With Spending Set, at Least for Now, the Knives Come Out
The White House echoed on Monday with familiar expressions of determination to make tough decisions, as President Barack Obama used a “fiscal responsibility summit” to promise to do his part to move the nation’s balance sheet back toward balance.
Rising budget deficits, he told the invited group of lawmakers and policy experts, “will require us to make difficult decisions.” He will be “going through our budget line by line to root out waste and inefficiency,” and “eliminating programs that don’t work.” And he “will stop the fraud and abuse” and “make more tough choices,” he said, “to start living within our means again.”
Most of the invitees had heard it all before, from other presidents. They are likely to hear it again from Obama on Tuesday night, when he addresses a joint session of Congress and tells the nation of his goal to cut annual deficits in half before his term ends in the 2013 fiscal year.
But by Thursday, when the president unveils his first budget, projecting spending and revenues for a decade, Obama will have to begin showing how he plans to do that, and where he is willing to make painful cuts or raise new revenues.
Obama’s spokesman, Robert Gibbs, said he would come through. “You will see the president making hard choices, the president making specific, some specific cuts,” he told reporters.
Many Plans, but Little Action, to Curtail Use of Plastic Bags
Last summer, city officials here became the first in the nation to approve a fee on paper and plastic shopping bags in many retail stores. The 20-cent charge was intended to reduce pollution by encouraging reusable bags.
But a petition drive financed by the plastic-bag industry delayed the plan. Now a far broader segment of Seattle’s bag carriers — its voters — will decide the matter in an election in August.
Even in a city that likes to be environmentally conscious, the outcome is uncertain.
“You have to be really tone-deaf to what’s going on to think that the economic climate is not going to affect people,” said Rob Gala, a legislative aide to the city councilman who first sponsored the bill for the 20-cent fee.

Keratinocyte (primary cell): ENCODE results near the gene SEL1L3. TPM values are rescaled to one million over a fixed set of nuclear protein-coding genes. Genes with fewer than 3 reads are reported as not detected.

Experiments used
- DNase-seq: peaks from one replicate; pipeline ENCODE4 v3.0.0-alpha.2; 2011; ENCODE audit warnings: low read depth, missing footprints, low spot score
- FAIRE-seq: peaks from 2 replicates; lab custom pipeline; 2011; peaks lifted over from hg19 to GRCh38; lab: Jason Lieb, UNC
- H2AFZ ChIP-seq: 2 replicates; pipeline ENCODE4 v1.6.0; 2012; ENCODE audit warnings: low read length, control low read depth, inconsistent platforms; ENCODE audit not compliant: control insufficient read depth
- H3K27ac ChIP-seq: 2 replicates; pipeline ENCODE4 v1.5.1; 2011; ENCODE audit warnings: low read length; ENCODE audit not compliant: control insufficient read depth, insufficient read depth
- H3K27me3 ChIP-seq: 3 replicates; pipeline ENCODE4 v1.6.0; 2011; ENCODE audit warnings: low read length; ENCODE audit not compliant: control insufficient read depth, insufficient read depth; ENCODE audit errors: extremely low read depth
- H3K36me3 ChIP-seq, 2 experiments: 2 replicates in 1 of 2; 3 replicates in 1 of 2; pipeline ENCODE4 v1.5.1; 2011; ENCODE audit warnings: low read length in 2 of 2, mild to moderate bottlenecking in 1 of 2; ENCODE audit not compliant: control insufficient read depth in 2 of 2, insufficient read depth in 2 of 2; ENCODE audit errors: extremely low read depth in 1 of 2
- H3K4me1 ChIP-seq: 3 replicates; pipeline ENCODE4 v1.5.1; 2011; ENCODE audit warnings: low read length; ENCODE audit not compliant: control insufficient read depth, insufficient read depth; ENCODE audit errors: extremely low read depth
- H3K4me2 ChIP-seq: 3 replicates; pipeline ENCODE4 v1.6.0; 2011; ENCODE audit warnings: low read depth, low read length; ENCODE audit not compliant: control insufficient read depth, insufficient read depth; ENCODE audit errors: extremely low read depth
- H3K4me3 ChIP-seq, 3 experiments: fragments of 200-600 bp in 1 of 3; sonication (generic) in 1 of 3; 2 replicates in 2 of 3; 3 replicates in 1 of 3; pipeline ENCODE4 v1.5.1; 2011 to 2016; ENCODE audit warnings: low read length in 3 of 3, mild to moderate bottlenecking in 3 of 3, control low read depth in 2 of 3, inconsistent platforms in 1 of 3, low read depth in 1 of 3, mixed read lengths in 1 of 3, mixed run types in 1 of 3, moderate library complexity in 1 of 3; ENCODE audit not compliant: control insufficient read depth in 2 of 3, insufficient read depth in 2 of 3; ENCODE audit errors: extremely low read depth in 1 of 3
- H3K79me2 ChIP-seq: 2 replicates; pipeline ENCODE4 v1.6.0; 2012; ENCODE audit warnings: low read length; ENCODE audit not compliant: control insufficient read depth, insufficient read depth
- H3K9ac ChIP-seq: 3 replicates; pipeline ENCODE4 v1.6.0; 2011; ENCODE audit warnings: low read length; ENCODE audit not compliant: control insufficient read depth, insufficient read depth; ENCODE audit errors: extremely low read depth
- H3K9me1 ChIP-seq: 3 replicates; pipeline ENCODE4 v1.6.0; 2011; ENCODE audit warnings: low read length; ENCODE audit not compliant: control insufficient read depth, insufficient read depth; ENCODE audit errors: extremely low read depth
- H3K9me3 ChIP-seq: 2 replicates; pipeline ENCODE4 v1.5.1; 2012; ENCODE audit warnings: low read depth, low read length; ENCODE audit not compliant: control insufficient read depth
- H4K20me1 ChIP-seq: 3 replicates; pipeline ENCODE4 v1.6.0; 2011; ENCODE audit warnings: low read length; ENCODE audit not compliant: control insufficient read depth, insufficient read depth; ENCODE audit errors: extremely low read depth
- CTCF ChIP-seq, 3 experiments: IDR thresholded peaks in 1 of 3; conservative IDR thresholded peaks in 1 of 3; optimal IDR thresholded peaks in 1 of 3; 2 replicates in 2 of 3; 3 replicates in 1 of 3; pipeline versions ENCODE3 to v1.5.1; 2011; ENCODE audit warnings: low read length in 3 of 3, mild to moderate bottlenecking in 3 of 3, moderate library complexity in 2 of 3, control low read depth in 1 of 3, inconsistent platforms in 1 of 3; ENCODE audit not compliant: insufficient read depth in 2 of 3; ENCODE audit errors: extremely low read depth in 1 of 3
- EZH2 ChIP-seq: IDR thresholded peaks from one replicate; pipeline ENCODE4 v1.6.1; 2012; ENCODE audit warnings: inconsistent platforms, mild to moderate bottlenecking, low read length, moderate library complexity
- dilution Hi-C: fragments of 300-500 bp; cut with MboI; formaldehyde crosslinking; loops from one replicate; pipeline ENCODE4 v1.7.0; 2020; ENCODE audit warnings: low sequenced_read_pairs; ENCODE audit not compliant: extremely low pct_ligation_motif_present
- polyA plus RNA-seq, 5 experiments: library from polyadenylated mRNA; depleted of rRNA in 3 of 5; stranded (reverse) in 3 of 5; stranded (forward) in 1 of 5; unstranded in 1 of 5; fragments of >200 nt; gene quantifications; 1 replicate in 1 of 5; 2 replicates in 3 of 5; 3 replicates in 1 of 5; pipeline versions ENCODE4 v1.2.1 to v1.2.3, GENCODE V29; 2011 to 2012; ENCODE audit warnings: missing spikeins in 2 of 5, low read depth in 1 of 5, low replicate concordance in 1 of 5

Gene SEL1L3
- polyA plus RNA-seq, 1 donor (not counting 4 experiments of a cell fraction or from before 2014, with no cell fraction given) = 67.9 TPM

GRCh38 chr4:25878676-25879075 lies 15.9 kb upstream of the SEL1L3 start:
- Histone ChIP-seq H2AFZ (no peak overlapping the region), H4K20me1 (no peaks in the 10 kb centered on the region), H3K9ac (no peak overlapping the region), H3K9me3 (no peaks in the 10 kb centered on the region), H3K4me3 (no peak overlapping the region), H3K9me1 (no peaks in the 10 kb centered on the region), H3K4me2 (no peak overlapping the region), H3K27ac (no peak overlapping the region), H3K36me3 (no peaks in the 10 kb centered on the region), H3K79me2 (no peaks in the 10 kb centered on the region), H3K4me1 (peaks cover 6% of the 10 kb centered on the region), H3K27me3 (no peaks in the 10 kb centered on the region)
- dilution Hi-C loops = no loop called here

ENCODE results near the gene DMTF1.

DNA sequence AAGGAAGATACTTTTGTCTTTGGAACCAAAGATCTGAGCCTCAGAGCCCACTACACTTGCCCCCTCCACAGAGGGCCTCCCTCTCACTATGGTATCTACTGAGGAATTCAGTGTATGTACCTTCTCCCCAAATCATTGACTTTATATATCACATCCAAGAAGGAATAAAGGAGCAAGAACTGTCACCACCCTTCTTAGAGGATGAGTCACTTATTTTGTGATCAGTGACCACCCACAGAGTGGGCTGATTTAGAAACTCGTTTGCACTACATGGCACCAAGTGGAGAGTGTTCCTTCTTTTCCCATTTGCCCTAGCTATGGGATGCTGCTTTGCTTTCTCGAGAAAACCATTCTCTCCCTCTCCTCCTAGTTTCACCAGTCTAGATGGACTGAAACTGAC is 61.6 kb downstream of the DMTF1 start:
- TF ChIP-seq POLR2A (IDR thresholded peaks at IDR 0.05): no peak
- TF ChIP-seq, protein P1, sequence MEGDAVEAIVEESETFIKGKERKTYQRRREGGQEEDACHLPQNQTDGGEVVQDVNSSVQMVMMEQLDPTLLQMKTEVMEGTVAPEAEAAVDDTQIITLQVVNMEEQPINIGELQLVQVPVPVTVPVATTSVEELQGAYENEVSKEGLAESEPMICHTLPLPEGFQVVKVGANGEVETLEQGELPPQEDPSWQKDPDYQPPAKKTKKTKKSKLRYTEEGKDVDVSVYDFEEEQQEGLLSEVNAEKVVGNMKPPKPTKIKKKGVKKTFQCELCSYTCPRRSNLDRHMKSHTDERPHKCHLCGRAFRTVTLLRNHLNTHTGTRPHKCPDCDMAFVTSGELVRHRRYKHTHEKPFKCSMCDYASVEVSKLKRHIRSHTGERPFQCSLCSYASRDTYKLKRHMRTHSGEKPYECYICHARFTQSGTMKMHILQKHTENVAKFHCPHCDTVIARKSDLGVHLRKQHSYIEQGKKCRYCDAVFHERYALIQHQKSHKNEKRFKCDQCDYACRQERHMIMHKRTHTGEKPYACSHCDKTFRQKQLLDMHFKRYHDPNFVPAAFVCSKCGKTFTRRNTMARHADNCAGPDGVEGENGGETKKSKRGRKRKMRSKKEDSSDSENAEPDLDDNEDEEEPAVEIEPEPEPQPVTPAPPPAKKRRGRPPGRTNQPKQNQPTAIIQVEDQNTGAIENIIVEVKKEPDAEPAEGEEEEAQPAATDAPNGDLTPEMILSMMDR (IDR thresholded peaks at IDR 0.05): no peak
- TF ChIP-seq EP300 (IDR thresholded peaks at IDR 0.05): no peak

Regarded by some as a symbol of consumer culture wastefulness, plastic bags have been blamed for street litter, ocean pollution and carbon emissions produced by manufacturing and shipping them.
Momentum for imposing fees or bans has expanded from a few, often affluent, liberal cities on the West Coast — San Francisco was the first big city to ban plastic bags, in 2007 — to dozens of legislative proposals in states like Connecticut, Maryland, Massachusetts, Texas and Virginia.
Tech and Industrial Shares Trip Up The Markets
On a day when stock indexes sank to their lowest point in more than a decade, Wall Street did not need the dire problems of banks to lead the way to the bottom.
A broad sell-off on Monday sent the Dow Jones industrial average tumbling 251 points and pulled the Standard & Poor’s 500-stock index to its lowest close since April 1997.
Unlike in recent weeks, financial stocks did not post the biggest declines. In fact, battered shares of Citigroup and Bank of America ended higher as the government moved closer toward taking direct ownership stakes in troubled banks.
But the losses piled up everywhere else, providing few signs that would indicate the end of the bear market. Stocks of technology companies including Intel, Google and IBM fell, as did scores of retailers, manufacturers and media companies. The materials sector — makers of raw materials aluminum, chemicals and plastics — fell the most among the 10 major industries in the S&P 500.
The deepening global downturn is dragging down businesses across every sector of the economy, and analysts said the sell-off on Monday was a sign that investors were simply pulling up their stakes.
Survey Reveals Broad Support for President
President Barack Obama is benefiting from remarkably high levels of optimism and confidence among Americans about his leadership, providing him with substantial political clout as he confronts the nation’s economic challenges and opposition from nearly all Republicans in Congress, according to the latest New York Times/CBS News poll.
A majority of people surveyed in both parties said Obama was striving to work in a bipartisan way, but most Americans faulted Republicans for their response to the president, saying the party had objected to the $787 billion economic stimulus plan for political reasons. Most said Obama should pursue the priorities he campaigned on, the poll found, rather than seek middle ground with Republicans.
Obama will deliver his first address to Congress on Tuesday evening against a backdrop of deep economic anxiety among the public, with worries spanning party, class and regional divides. A majority of Americans, 55 percent, say they are just making ends meet, with more than six in 10 concerned that someone in their household might lose his job in the next year.
Americans are under no illusions that the country’s problems will be resolved quickly, but the poll suggested they will be patient when it comes to the economy, with most saying it would be years before significant improvement.